By the way, the Canadians have put a new bill forward enacting something a bit like the DMCA. It's a fascinating little bait-and-switch. It reduces the costs for individual, non-commercial infringement, adds exceptions for mashups and whatnot, and allows for parody and satire and education and all that sort of thing. No notice-and-takedown either. Sounds good, right?
...Except that, just like the DMCA, you'll get slapped down if you break DRM. At all. No personal use exemption. Big, big fine for doing it.
It's amazing. In one stroke, in one line, the rest of it is totally invalidated. You can't do anything with media without breaking DRM, since DRM is on everything! It's on DVDs, it's on games, it's on online video, it's on the vast majority of online music, it's on e-books, it's on everything. The only exceptions are CDs and actual books, both of which are probably going to start getting phased out precisely because of this DRM stuff.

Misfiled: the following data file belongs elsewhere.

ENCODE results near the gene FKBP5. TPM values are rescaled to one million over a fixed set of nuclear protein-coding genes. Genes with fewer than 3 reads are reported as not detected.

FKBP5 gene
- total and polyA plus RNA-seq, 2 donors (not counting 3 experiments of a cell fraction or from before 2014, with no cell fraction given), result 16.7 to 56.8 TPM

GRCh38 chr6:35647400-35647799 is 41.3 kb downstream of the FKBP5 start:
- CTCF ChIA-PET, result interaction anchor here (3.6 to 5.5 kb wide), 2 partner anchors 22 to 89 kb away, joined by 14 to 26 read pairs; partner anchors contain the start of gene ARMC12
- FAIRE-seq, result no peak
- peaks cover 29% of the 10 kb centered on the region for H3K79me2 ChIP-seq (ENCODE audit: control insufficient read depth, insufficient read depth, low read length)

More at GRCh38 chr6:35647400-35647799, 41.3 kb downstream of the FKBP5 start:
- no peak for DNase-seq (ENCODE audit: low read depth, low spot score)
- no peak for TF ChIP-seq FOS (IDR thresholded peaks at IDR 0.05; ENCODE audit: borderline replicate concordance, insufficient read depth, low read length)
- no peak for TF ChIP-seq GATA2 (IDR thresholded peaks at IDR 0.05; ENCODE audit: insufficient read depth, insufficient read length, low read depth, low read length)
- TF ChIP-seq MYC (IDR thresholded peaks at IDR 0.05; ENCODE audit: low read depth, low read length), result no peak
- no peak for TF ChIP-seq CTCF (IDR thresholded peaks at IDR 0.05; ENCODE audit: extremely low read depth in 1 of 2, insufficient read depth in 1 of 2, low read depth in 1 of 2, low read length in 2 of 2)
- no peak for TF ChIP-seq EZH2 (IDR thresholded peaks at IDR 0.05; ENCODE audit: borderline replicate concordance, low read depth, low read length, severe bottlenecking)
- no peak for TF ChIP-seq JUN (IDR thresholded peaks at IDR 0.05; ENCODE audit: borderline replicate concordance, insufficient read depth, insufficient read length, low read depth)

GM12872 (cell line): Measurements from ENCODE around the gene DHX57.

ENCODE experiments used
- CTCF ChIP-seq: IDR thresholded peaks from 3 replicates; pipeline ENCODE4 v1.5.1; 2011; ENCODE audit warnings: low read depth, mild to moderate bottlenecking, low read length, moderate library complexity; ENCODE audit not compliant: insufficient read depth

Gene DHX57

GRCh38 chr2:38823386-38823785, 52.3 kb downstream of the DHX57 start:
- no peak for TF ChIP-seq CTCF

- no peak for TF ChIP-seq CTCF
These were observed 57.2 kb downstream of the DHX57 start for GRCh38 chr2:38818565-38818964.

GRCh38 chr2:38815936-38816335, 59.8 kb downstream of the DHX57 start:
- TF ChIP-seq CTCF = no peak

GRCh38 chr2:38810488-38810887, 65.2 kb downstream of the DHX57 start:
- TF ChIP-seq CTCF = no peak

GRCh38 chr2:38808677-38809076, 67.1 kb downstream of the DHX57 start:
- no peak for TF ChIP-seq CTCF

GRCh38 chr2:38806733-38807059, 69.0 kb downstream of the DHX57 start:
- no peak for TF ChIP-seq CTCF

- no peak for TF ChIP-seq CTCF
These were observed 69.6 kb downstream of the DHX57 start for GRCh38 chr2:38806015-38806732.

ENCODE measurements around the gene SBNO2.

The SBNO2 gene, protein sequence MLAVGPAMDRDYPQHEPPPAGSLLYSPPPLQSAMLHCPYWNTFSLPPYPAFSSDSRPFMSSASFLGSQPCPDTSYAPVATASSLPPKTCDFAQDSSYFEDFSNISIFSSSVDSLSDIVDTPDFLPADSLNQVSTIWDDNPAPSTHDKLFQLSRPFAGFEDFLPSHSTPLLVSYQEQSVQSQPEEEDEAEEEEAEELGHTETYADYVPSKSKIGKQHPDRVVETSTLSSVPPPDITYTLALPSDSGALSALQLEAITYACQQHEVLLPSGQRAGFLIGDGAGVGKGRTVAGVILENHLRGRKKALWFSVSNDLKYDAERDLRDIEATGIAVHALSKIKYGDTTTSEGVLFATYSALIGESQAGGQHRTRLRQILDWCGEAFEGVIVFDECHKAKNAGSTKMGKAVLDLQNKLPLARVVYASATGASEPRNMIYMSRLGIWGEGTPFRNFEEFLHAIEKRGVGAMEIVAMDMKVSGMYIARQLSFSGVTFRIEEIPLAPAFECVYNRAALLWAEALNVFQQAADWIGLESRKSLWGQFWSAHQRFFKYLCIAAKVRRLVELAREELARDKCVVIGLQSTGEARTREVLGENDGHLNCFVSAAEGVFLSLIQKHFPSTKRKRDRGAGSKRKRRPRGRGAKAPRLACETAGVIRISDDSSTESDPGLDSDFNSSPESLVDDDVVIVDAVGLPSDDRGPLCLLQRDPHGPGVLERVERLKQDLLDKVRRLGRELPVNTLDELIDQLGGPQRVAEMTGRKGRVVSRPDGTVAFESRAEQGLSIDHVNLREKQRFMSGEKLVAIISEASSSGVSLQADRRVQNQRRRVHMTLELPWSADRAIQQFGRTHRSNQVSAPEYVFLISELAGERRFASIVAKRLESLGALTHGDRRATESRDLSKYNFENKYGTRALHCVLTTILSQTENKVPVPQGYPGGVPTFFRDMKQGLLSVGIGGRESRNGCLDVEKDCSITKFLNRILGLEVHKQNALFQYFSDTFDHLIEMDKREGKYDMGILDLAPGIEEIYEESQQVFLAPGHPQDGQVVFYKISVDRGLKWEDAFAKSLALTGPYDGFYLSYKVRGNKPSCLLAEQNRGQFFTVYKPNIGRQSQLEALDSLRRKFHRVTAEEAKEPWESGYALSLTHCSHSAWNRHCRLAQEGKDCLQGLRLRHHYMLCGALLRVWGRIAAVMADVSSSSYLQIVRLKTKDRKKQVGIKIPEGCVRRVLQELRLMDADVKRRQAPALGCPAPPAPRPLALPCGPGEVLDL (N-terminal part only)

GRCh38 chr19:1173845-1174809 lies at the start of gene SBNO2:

Geist is cautiously optimistic. I'm much less so. It's clear that the rest of the provisions are a farce without (at the very least) a personal, fair-use exemption for the DRM bit. It's a trojan horse, and Canada shouldn't let it through the gate.